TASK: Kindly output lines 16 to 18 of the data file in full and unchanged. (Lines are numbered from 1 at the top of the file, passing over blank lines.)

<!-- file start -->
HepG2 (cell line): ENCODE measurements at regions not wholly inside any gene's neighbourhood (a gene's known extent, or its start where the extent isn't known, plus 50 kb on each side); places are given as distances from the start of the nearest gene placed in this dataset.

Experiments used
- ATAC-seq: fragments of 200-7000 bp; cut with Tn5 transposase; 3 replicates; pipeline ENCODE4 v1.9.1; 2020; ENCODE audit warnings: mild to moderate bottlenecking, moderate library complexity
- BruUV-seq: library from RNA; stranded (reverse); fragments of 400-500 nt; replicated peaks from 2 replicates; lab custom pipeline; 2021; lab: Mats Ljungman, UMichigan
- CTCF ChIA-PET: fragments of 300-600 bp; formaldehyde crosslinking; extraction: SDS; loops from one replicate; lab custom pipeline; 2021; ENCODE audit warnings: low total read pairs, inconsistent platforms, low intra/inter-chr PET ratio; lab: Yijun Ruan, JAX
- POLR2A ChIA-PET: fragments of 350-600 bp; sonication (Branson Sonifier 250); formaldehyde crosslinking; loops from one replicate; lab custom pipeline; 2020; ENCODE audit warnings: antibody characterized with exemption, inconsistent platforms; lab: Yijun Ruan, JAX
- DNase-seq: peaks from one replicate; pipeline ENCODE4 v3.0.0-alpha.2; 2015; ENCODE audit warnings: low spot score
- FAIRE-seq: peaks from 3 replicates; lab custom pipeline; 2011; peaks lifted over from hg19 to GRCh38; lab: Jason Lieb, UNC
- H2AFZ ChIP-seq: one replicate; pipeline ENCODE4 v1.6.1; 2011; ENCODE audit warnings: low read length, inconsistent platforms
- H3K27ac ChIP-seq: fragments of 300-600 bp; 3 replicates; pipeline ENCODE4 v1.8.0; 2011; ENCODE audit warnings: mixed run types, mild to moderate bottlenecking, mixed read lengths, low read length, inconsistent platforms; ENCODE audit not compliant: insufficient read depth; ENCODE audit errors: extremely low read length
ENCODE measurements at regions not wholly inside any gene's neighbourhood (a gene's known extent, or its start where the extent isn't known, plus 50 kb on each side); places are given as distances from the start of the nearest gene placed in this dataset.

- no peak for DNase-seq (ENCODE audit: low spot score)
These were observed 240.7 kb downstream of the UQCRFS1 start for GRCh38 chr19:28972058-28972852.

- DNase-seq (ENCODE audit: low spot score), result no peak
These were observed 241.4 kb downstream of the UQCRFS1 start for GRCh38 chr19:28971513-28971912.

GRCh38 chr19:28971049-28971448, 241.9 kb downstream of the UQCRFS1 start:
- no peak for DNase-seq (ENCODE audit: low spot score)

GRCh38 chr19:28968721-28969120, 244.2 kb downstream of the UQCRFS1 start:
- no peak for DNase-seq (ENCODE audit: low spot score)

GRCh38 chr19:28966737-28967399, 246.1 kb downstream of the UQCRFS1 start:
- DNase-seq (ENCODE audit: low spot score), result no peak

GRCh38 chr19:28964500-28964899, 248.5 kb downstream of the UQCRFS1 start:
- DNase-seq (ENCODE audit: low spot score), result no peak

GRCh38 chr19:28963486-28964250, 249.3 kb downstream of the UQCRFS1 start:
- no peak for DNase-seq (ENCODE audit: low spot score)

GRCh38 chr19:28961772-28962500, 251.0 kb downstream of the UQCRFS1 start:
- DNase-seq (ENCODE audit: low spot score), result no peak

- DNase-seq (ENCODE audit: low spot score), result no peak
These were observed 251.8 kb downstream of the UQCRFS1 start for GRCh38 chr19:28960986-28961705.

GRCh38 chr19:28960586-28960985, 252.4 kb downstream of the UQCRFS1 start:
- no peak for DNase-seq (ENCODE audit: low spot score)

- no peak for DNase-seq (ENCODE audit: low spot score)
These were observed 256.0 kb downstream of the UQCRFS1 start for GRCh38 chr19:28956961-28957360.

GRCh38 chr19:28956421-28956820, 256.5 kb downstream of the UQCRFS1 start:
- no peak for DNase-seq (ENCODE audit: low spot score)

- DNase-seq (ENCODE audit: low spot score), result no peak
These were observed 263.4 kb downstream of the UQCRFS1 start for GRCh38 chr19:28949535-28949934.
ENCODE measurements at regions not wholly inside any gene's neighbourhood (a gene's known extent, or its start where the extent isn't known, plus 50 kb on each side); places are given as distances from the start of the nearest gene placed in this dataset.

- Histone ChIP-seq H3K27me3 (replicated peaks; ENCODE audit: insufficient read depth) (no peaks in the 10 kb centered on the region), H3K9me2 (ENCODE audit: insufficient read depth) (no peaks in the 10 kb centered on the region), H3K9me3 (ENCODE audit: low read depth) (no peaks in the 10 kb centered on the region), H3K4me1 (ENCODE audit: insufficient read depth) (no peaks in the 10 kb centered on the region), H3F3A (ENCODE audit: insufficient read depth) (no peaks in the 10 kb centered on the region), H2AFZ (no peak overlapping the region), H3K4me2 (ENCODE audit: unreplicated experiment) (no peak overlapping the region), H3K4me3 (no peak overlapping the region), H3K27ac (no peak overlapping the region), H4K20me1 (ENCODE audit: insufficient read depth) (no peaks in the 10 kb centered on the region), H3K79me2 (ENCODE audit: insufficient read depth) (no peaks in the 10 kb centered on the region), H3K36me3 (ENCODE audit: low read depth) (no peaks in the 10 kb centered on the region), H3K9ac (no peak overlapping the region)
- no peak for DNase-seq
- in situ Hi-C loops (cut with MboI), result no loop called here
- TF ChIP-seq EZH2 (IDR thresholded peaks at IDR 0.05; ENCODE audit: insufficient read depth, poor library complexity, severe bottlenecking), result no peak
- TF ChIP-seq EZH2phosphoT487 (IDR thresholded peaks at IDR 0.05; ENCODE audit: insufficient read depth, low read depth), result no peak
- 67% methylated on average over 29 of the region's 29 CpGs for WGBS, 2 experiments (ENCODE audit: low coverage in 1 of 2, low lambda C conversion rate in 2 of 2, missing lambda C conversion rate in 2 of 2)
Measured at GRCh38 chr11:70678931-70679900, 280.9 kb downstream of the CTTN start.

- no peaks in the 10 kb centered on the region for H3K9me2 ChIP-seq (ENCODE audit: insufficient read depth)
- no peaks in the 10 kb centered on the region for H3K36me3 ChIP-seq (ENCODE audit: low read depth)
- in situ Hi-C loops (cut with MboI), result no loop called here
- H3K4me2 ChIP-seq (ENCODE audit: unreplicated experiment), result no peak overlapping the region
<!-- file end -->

GRCh38 chr19:28971049-28971448, 241.9 kb downstream of the UQCRFS1 start:
- no peak for DNase-seq (ENCODE audit: low spot score)

GRCh38 chr19:28968721-28969120, 244.2 kb downstream of the UQCRFS1 start: